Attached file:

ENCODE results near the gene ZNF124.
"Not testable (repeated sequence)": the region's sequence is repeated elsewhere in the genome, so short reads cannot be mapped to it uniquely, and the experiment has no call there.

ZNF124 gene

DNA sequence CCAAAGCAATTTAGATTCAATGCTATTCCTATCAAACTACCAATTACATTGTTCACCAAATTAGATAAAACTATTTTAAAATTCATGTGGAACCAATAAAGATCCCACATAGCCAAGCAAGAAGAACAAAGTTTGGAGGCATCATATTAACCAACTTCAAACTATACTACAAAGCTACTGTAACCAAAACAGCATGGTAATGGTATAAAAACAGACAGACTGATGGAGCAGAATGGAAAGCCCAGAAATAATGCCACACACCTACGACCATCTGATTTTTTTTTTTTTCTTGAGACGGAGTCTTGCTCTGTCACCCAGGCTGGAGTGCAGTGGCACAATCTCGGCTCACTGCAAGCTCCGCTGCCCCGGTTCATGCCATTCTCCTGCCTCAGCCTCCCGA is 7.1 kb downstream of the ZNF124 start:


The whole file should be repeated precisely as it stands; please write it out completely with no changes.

ENCODE results near the gene ZNF124.
"Not testable (repeated sequence)": the region's sequence is repeated elsewhere in the genome, so short reads cannot be mapped to it uniquely, and the experiment has no call there.

ZNF124 gene

DNA sequence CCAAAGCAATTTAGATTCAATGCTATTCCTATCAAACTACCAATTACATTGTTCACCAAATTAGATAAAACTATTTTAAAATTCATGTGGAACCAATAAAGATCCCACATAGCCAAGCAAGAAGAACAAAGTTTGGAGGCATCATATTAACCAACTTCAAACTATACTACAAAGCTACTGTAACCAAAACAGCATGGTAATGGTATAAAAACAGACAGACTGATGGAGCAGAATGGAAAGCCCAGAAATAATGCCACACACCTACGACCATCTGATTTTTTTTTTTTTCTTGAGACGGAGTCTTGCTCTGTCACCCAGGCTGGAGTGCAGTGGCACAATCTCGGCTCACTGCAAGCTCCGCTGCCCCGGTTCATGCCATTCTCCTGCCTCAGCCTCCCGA is 7.1 kb downstream of the ZNF124 start: